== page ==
Bullyingis sadly a common everyday occurrence for many children. It can be a one-off incident or something that continues for years. Learning to deal with both the bully whilst supporting your child is something every parent faces.
We associate bullying as being something that happens peer to peer – in other words, a child bullying another child. But what do you do if your child was or is bullied by an adult?
What is bullying?
According to dictionaries, bullying is the use of superior strength to intimated someone, typically to force them to do something. Other synonyms of bullying include tyrannize, browbeat, intimidate, cow and coerce.
There are many more besides, but the picture is clear – when someone bullies someone else, they do so to exercise their strength and power, physical and/or emotional, over someone else.
And here’s the rub: we are all capable of being the bully and be bullied. How one person perceives another behavior differs to the next person.
Bullying is an unfortunate human trait that can be done to another human being subtle or overtly. Either way, no matter what shape or form it comes in, no matter who or what the bullying is about, to be the victim or the recipient means it hurts like hell.
As a parent, it is something we see in our own children. We admonish when we think our child is exhibiting bullying behavior, we mop up tears and soothe the hurt feelings when our child is subjected to this kind of behavior.
Some of it goes away, a sign of children growing into mature adults, but the sad fact is, bullying never goes away. As you leave education and start your working life, there it is again – bullying in the workplace.
Who bullies (and why)?
There is no typical bully. One-off behavior happens for all kinds of reasons some of which a ground-breaking study have highlighted. Some of it makes uncomfortable reading;
- Stress and trauma – those who admitted to bullying now or in the past highlighted they had suffered a significant trauma or stress in the last 5 years.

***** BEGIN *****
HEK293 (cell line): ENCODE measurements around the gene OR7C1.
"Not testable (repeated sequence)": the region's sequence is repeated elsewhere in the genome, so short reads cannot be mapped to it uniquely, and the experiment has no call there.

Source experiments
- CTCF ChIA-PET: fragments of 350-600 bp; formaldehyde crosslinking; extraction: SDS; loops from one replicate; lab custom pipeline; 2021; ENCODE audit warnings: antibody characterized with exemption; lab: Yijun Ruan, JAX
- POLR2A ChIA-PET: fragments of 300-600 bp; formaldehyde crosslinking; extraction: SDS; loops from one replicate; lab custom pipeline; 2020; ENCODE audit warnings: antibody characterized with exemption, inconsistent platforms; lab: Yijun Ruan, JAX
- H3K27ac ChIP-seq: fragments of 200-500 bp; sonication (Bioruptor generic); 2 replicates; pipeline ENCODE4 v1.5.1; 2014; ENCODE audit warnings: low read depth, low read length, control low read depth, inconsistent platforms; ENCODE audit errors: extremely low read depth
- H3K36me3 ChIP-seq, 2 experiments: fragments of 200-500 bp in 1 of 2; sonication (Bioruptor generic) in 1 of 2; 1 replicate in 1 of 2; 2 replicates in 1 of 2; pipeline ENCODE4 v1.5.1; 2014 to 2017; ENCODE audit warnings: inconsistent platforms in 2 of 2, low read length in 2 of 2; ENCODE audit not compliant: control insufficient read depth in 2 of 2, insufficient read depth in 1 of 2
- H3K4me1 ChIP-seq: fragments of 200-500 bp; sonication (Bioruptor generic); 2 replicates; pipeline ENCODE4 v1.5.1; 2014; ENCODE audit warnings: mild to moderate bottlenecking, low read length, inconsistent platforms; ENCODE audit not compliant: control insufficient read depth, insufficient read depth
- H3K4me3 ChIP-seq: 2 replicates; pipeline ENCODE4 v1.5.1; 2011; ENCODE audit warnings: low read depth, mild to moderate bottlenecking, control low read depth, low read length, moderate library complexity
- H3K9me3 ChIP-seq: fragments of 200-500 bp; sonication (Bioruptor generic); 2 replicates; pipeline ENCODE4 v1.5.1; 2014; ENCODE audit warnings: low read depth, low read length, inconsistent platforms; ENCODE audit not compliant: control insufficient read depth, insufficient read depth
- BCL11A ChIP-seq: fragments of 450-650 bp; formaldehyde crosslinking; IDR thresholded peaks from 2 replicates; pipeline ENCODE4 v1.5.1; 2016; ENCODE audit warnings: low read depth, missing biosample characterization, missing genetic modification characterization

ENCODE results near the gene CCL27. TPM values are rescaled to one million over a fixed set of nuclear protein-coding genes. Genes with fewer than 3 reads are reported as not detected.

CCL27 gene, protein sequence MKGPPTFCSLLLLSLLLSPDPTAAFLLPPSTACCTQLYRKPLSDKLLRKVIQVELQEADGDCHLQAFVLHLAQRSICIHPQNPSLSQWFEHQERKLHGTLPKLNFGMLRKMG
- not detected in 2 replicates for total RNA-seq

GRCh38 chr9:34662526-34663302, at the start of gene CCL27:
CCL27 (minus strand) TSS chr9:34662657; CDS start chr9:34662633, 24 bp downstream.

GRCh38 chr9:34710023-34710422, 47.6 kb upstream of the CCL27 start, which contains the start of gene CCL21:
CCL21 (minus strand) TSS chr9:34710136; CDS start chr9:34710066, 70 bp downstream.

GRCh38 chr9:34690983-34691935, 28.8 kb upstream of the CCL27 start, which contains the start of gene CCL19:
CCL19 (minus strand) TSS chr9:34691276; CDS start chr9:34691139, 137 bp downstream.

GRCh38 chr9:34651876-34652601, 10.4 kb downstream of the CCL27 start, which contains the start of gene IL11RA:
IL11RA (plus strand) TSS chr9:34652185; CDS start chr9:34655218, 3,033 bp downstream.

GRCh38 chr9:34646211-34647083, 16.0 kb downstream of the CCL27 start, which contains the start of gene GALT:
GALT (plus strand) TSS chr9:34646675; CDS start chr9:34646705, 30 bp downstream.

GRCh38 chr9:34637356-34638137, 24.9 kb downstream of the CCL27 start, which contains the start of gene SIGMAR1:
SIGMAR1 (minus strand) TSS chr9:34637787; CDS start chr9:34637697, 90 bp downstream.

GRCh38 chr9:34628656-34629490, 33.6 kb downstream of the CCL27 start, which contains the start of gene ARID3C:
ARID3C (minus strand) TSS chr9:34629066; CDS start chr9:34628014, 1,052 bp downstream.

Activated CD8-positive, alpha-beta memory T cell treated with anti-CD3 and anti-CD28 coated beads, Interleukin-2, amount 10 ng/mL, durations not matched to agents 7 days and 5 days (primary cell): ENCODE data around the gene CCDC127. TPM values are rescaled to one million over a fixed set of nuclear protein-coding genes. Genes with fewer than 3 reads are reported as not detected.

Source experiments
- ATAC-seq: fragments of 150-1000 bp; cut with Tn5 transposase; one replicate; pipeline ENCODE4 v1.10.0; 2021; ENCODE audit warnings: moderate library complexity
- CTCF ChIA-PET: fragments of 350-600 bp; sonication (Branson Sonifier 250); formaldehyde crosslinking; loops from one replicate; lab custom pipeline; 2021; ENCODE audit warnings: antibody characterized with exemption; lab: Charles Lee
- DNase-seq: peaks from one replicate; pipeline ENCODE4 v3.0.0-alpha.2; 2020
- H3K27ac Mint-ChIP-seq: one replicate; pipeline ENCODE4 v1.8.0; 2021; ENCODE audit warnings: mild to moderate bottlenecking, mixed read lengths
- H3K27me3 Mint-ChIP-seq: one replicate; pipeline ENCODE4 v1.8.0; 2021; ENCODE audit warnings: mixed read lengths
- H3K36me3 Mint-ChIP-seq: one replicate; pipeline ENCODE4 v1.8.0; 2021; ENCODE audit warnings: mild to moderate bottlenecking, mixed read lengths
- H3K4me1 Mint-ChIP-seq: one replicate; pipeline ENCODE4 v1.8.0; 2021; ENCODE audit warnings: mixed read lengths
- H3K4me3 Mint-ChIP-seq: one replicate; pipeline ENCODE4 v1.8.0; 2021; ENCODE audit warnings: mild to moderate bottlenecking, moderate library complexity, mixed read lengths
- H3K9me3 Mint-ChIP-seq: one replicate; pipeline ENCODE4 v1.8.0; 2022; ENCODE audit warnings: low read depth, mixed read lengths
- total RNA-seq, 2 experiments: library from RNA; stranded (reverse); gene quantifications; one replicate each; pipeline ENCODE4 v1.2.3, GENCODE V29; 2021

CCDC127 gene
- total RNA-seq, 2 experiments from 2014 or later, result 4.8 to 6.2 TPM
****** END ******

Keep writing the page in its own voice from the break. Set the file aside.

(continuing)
- Aggression – 66% of the 8,000 people who took part in this ground-breaking survey by a British charity who admitted to bullying were male who felt that part of their upbringing and masculinity was based on aggression as a show of power and control.
- Insecurities – especially in relationships were a common thread too.
- They were a victim of bullying too – they had been bullied, aggressively, for long periods of time in many cases. In some cases, this bullying was peer to peer but was also delivered by the adults in their lives.
- Difficult home life – many people who admitted to consistently bullying others said they had a difficult home life.
None of this is meant to dilute the psychological and physical effects of bullying, nor offered as an excuse but it gives a powerful insight into why some people bully others. Of course, this is a snapshot. Sometimes, there are no reasons why someone exerts this kind of power over another with cruel comments or physically aggressive behavior. By looking for reasons, we inadvertently place the ‘blame’ on the victim by asking the victim to understand why they are at the brunt of another’s weakness or distress.
When we apply these possible reasons for bullying to children, we see an emerging picture that if grasped quickly with educational and therapeutic interventions, could be stopped before adulthood.
What we don’t expect is that the line of acceptable behavior drops so low that an adult bullies a child. And not just their own children, either.
Why do we find this difficult to process?
It’s a hypothetical situation but one that is played out in homes across the nation…
Michaela and Rosy are eight years of age and enjoy a good friendship. But like all friends, they sometimes fall out. As a parent, Michaela’s mom wasn’t too worried when Michaela said they had had a disagreement at school that day. But the next day, everything changed.
Rosy’s mum had shouted at Michaela in the yard at home time, calling her a ‘spoilt brat’. Michaela arrived home upset and anxious.
Michaela’s mom considered calling Rosy’s mom there and then, making it clear this was not acceptable. She could yell at her own child all she wanted, but not at hers.